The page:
The typical U.S. household can use 40 to 60 gallons a day on average just to water lawns and gardens. About half that amount is wasted through evaporation, wind, poorly designed watering systems, or overwatering.
A water-friendly landscape offers several benefits. Besides conserving a precious resource, it reduces the cost of that water both to the individual and to the larger community infrastructure, helps eliminate runoff pollution and erosion, and reduces yard upkeep.
Several concepts can be used as guidelines as you work with your regional challenges, site topography, scope, and budget. These ideas are called xeriscaping, or creating a landscape emphasizing plants with low water needs; natural landscaping using native plants; harvesting rainwater; and creating rain gardens.
Landscapes with Low-Water Needs
Xeriscaping (pronounced “zeer-i-skey-ping”) combines the Greek word “xeros,” which means dry, with the word landscaping. The Denver Water Department coined “xeriscape” as a way to market water-conserving landscaping. Its approach focuses on seven areas: planning and design, soil analysis and improvement, selecting proper plants, creating practical turf areas, irrigating efficiently, using mulches, and proper maintenance.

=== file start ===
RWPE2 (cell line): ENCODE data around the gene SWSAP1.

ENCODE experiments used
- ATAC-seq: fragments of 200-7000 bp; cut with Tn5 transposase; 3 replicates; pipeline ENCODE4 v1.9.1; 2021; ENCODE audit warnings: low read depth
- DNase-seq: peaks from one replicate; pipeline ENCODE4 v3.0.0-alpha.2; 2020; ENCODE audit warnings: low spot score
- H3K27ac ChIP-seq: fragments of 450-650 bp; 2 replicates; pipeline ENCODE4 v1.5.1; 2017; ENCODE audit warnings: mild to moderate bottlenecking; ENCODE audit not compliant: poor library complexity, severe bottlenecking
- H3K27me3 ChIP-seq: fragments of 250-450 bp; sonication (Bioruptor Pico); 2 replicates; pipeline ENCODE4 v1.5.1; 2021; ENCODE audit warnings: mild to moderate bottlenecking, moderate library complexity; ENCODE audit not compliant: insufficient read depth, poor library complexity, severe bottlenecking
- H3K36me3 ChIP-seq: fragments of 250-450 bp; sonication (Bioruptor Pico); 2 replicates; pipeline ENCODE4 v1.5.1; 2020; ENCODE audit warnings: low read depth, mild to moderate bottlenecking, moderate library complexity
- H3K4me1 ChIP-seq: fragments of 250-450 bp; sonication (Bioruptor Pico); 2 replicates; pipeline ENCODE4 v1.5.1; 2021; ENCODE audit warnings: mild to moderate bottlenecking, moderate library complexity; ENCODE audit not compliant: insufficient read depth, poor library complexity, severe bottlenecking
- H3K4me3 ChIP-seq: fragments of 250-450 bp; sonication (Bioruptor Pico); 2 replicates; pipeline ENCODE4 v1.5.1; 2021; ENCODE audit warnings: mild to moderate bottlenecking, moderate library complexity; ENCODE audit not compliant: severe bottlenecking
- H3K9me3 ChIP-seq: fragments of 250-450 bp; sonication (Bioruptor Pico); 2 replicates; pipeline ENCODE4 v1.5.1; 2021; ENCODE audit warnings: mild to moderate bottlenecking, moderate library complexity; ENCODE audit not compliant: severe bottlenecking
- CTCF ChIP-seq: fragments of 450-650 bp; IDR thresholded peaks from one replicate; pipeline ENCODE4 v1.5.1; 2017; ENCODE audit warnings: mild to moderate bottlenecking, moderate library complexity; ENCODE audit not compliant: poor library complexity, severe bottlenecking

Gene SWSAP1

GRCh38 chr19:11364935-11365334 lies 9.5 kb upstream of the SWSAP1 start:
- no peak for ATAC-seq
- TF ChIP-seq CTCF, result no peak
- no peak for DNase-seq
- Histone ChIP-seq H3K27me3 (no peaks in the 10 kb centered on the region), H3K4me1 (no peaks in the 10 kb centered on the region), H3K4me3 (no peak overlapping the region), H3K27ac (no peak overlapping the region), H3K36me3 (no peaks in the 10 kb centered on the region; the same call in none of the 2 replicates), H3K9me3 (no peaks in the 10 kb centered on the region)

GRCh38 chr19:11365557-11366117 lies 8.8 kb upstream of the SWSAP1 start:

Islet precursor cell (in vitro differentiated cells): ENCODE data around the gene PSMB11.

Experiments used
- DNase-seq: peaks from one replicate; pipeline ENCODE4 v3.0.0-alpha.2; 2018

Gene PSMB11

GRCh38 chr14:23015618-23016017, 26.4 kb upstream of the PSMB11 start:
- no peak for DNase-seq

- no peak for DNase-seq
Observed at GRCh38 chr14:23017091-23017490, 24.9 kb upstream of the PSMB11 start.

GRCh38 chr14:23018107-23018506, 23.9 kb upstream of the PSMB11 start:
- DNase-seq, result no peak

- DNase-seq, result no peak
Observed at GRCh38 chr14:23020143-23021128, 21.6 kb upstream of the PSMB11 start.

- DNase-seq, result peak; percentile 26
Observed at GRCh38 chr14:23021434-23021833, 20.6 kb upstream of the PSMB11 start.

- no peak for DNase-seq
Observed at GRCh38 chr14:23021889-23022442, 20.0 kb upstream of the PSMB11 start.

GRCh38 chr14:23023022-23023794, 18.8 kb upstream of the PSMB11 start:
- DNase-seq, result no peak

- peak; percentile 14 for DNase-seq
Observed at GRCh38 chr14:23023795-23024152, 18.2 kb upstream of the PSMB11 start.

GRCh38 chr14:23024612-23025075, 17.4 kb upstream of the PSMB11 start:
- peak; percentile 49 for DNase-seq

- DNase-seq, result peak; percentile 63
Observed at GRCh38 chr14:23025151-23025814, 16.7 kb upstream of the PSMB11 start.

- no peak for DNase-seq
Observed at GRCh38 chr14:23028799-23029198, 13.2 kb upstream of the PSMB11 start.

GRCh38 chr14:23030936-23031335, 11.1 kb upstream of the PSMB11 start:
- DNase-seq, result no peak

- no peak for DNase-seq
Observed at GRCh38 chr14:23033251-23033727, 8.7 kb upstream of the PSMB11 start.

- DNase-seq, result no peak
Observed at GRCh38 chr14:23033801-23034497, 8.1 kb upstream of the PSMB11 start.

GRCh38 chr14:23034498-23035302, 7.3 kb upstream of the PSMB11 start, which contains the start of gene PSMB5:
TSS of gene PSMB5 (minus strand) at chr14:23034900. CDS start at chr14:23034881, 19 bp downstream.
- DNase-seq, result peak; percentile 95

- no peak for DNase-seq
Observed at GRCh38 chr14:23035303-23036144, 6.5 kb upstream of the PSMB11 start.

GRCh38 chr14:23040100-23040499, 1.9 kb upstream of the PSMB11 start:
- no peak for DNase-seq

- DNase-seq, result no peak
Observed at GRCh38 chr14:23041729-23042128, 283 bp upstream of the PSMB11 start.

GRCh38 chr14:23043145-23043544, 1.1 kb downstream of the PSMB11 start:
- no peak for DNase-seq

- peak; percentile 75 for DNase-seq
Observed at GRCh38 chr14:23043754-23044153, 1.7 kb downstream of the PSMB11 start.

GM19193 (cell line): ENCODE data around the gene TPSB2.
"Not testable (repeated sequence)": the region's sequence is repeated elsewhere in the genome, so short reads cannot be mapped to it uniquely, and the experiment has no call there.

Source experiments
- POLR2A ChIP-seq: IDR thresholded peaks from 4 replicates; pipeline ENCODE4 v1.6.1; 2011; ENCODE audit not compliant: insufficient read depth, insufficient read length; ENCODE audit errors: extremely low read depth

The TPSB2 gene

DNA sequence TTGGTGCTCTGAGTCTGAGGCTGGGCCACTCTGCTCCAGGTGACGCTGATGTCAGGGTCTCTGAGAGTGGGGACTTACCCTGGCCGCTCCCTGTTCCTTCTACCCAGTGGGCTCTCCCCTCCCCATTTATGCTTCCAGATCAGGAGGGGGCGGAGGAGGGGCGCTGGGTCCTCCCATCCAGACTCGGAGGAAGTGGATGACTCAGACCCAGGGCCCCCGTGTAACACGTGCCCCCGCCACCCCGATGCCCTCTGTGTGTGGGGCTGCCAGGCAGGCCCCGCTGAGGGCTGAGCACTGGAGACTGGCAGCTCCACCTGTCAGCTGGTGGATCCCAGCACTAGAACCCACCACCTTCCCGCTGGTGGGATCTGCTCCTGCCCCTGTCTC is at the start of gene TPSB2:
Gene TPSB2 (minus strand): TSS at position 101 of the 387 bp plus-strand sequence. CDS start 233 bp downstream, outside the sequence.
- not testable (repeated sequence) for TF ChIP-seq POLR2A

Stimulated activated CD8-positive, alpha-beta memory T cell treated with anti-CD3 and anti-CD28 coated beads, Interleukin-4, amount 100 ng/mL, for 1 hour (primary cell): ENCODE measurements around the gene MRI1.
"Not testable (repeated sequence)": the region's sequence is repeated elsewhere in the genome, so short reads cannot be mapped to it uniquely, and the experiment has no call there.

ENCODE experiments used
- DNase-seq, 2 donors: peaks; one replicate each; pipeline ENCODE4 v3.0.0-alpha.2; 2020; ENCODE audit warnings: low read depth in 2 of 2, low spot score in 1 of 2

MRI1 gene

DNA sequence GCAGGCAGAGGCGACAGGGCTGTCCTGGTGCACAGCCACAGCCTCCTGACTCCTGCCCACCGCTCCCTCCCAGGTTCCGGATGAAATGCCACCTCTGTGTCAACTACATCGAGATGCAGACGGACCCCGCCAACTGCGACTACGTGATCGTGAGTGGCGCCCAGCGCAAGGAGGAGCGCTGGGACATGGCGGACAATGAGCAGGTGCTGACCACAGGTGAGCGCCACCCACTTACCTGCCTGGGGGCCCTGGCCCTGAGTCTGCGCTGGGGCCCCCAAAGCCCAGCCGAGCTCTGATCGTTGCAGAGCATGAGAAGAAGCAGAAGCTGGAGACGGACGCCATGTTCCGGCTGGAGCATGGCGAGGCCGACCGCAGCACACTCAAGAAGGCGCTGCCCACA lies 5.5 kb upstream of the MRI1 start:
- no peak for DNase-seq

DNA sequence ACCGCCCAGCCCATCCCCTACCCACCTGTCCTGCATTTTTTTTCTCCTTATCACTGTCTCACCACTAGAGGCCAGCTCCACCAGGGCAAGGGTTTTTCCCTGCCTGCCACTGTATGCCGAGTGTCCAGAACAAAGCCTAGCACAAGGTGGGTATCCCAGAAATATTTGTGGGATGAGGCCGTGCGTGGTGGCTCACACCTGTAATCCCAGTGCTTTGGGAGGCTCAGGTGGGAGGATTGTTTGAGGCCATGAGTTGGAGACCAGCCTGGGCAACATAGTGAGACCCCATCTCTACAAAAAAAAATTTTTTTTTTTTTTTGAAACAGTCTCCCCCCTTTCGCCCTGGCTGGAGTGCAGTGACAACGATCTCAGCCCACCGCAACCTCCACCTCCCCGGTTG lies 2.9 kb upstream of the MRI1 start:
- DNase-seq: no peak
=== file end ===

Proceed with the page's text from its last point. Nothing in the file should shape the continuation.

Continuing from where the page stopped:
While many may associate the word with stark visions of cacti, succulents and rocks, in reality xeriscaping can mean great color and textures from drought-tolerant vines, groundcovers, grasses, perennials, and shrubs. Picture prostrate rosemary, yarrow, perennial verbena, and sedum, for examples. Vegetation is not limited to native species but can include exotics that can handle the soil types, temperatures, light, and rainfall. Contact local nurseries or extension services for best suggestions.
Xeriscaping emphasizes proper groupings of plants with similar water needs. A landscape might mix larger groups of plants that survive on local conditions or that need supplemental watering only occasionally with smaller areas that need more care.
Another route to a water-friendly landscape is with native plants, ones that have evolved in an area over thousands of years, adapting to the conditions.
Wild Ones: Native Plants, Natural Landscapes is a nonprofit organization that promotes the benefits of native plants. Started in 1977 in Wisconsin, the group now has chapters in 12 states. Executive Director Donna VanBuecken says the group has seen continuing membership gains. “With global warming and climate change, people have become aware that they have a responsibility to the environment,” she says. “One thing they can be easily responsible for is the environment that surrounds their home.”
Successful natural landscaping, however, is not as simple as throwing seeds on the ground, she says. The site must be prepared and all non-native species eliminated. The first three years mean pulling, tilling, and smothering non-natives, weeds, and turf grass.
Once established, though, native plants bring many benefits. According to the group, native plants do not require fertilizers, use fewer pesticides, require less water than lawns, don't need to be mowed, provide shelter and food for wildlife, and promote biodiversity and stewardship of our natural heritage.
An old idea is gaining new popularity in water-friendly landscapes. Harvesting the rain is a concept that goes back to ancient times. Today, its benefits have drawn the interest of countries, regions, states, and even custom home builders.